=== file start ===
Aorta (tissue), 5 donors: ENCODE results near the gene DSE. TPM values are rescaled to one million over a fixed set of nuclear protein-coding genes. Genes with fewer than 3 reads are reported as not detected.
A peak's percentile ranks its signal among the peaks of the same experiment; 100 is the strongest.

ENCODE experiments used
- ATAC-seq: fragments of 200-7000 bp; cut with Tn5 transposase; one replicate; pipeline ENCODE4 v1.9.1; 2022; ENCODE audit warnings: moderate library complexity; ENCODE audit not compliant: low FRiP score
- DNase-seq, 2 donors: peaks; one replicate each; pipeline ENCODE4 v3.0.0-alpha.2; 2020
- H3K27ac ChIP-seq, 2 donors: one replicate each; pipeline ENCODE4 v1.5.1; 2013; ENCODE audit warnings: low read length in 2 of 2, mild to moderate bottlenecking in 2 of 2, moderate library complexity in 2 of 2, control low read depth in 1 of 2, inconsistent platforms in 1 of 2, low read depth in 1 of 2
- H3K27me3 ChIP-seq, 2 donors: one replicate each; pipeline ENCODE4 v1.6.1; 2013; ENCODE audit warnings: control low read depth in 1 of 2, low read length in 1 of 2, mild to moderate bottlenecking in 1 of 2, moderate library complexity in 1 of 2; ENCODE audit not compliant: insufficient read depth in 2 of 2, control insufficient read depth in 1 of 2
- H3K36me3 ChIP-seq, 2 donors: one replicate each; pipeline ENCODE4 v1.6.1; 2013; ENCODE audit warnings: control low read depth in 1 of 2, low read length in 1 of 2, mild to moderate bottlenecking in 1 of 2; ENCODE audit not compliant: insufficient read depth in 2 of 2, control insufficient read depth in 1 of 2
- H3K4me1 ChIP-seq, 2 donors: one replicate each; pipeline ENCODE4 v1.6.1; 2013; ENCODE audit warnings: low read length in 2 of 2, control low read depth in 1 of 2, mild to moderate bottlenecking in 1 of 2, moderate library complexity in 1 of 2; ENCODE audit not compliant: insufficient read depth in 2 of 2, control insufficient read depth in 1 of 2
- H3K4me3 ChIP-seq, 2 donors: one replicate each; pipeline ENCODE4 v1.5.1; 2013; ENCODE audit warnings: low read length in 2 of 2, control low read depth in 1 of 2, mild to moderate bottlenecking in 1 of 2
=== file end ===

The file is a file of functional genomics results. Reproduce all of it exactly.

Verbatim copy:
Aorta (tissue), 5 donors: ENCODE results near the gene DSE. TPM values are rescaled to one million over a fixed set of nuclear protein-coding genes. Genes with fewer than 3 reads are reported as not detected.
A peak's percentile ranks its signal among the peaks of the same experiment; 100 is the strongest.

ENCODE experiments used
- ATAC-seq: fragments of 200-7000 bp; cut with Tn5 transposase; one replicate; pipeline ENCODE4 v1.9.1; 2022; ENCODE audit warnings: moderate library complexity; ENCODE audit not compliant: low FRiP score
- DNase-seq, 2 donors: peaks; one replicate each; pipeline ENCODE4 v3.0.0-alpha.2; 2020
- H3K27ac ChIP-seq, 2 donors: one replicate each; pipeline ENCODE4 v1.5.1; 2013; ENCODE audit warnings: low read length in 2 of 2, mild to moderate bottlenecking in 2 of 2, moderate library complexity in 2 of 2, control low read depth in 1 of 2, inconsistent platforms in 1 of 2, low read depth in 1 of 2
- H3K27me3 ChIP-seq, 2 donors: one replicate each; pipeline ENCODE4 v1.6.1; 2013; ENCODE audit warnings: control low read depth in 1 of 2, low read length in 1 of 2, mild to moderate bottlenecking in 1 of 2, moderate library complexity in 1 of 2; ENCODE audit not compliant: insufficient read depth in 2 of 2, control insufficient read depth in 1 of 2
- H3K36me3 ChIP-seq, 2 donors: one replicate each; pipeline ENCODE4 v1.6.1; 2013; ENCODE audit warnings: control low read depth in 1 of 2, low read length in 1 of 2, mild to moderate bottlenecking in 1 of 2; ENCODE audit not compliant: insufficient read depth in 2 of 2, control insufficient read depth in 1 of 2
- H3K4me1 ChIP-seq, 2 donors: one replicate each; pipeline ENCODE4 v1.6.1; 2013; ENCODE audit warnings: low read length in 2 of 2, control low read depth in 1 of 2, mild to moderate bottlenecking in 1 of 2, moderate library complexity in 1 of 2; ENCODE audit not compliant: insufficient read depth in 2 of 2, control insufficient read depth in 1 of 2
- H3K4me3 ChIP-seq, 2 donors: one replicate each; pipeline ENCODE4 v1.5.1; 2013; ENCODE audit warnings: low read length in 2 of 2, control low read depth in 1 of 2, mild to moderate bottlenecking in 1 of 2